We decided to create an online life drawing class, and soon realised that in order for the event to actually be interactive, it would need to happen live – with everyone drawing along together, and sharing their work, just like in a real class.
The result was, we think, the world’s first live streamed life drawing class – a 90-minute drawing session, with a tutor presenting instruction and tips to camera, and a model executing a series of poses that audiences could draw and share from home.
How we did it
What began as a digital idea was of course in practice a full physical event with a digital production and marketing plan on top, and it relied on an entire Academy’s worth of people to buy-in and make it happen. A full life-drawing class was planned – booking a model, finding real participants for inside the room, planning the materials and the poses – alongside support from Learning, Legal, Marketing, Press, IT, Audio Visual, our Art Handlers and the Schools.
From the broadcast side, we worked with a production company called Flux Broadcast, who helped us shape the class entirely for a digital audience. Our tutor, the renowned artist, Jonathan Yeo (whose work was represented in From Life) was a passionate, experienced artist and had a warm, welcoming presence that we knew would be crucial. With the combined sensibilities of broadcast and artistic practice, incredible care was put into the lighting of the model and the room. It had to feel like being inside a real life class.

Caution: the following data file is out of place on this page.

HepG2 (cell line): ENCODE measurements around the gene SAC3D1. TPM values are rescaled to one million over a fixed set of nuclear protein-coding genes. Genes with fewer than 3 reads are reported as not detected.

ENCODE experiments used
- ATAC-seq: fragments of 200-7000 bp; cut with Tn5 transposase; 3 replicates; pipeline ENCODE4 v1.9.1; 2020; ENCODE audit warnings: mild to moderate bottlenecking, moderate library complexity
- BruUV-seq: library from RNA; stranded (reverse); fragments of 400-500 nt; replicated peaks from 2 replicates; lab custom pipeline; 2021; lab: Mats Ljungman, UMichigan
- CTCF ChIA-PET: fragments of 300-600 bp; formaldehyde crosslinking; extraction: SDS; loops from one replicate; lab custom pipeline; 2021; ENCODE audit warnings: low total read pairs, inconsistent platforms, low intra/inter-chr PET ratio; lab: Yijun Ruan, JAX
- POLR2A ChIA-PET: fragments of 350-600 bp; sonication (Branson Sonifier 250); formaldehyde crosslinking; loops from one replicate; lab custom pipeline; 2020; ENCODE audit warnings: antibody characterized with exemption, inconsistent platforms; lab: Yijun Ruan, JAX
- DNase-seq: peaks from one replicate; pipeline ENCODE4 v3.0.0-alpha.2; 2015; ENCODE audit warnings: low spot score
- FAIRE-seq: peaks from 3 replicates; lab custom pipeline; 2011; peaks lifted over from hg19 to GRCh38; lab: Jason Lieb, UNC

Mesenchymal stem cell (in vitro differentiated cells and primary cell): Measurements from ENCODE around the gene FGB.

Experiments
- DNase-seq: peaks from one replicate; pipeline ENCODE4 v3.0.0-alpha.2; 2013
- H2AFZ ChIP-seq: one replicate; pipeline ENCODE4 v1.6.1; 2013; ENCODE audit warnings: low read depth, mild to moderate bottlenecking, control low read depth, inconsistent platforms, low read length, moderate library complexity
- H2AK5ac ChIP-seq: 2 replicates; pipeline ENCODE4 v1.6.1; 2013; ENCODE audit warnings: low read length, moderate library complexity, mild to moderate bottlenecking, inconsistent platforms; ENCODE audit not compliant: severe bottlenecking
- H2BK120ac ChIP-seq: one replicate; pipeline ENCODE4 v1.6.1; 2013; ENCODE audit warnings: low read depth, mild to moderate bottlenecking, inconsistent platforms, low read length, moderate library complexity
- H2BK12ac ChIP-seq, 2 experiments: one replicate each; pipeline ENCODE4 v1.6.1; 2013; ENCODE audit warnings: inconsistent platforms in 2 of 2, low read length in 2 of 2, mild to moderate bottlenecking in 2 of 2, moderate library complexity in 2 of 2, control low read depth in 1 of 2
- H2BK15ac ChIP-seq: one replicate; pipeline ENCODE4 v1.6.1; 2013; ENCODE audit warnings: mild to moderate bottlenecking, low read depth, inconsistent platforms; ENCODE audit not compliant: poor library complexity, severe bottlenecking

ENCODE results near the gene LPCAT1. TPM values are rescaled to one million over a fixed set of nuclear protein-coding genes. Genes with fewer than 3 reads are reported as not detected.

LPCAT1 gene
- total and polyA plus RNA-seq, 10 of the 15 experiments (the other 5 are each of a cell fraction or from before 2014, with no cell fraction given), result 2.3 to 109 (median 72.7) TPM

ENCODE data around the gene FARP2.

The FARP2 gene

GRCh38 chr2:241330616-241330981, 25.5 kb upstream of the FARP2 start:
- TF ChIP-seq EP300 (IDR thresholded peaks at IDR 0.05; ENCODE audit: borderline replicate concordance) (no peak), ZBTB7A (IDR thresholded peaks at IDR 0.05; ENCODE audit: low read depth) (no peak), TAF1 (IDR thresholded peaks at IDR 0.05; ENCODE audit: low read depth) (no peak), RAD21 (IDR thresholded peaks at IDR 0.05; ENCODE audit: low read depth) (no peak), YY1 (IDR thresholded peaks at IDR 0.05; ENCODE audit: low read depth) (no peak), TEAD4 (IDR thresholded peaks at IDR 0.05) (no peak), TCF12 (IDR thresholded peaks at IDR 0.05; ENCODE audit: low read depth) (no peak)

Prioritising the audience
We wanted to open the class up to as many people as possible, so we provided multiple entry points, streaming simultaneously across our Facebook, Periscope and YouTube, which was also embedded on our website. That presented a challenge in terms of communicating how people could take part, particularly for an event type that wasn’t at all familiar, so we took extra consideration around how we presented the opportunity, and what was said where.
We hosted full information along with the live stream on an event page (please note: it’s now amended to reflect the finished event) on our website, to give it the feel and importance of an actual Royal Academy event – but making clear that it was a digital event to take part in from home. We spent a long time honing the copy around it to explain the opportunity, and tailored our communications to each platform, attempting to come to our users, rather than expecting them to come to us. If you were reading on our website, we’d instruct you to just glance below – the class is right there on the page, but you can also follow on Facebook if you’d like to. If you were reading the event page on Facebook, we’d encourage you to stay there – the class will come to you and you’ll be notified when it starts.
The whole experience was designed for an at-home participant, and we tried to carry that mindset through everything we did. Sharing drawings was repeatedly encouraged, and a staff member was assigned to each social media platform to respond to questions and comments, gather the submissions, and post live updates.